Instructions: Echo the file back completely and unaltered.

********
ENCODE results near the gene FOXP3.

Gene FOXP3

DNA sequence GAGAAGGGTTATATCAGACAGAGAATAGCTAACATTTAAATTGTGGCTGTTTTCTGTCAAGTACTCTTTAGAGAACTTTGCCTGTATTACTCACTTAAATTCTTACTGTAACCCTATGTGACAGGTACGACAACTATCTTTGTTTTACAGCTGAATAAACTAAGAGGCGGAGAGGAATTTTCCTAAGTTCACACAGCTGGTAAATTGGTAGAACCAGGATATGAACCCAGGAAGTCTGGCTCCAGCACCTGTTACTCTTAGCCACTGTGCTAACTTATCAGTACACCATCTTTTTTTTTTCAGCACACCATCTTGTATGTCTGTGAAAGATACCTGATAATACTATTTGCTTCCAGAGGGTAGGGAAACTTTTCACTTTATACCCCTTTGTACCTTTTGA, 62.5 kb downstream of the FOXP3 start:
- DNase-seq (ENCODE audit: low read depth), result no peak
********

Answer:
ENCODE results near the gene FOXP3.

Gene FOXP3

DNA sequence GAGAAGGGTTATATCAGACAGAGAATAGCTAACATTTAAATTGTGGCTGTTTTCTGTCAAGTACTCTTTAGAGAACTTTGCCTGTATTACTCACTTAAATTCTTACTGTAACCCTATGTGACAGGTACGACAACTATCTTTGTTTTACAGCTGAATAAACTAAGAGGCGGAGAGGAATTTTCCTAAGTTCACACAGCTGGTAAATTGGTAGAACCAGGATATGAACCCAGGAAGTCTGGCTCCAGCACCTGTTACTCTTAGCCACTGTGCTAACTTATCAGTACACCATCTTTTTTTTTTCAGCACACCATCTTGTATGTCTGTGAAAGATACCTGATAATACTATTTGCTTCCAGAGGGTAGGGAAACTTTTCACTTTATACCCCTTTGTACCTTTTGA, 62.5 kb downstream of the FOXP3 start:
- DNase-seq (ENCODE audit: low read depth), result no peak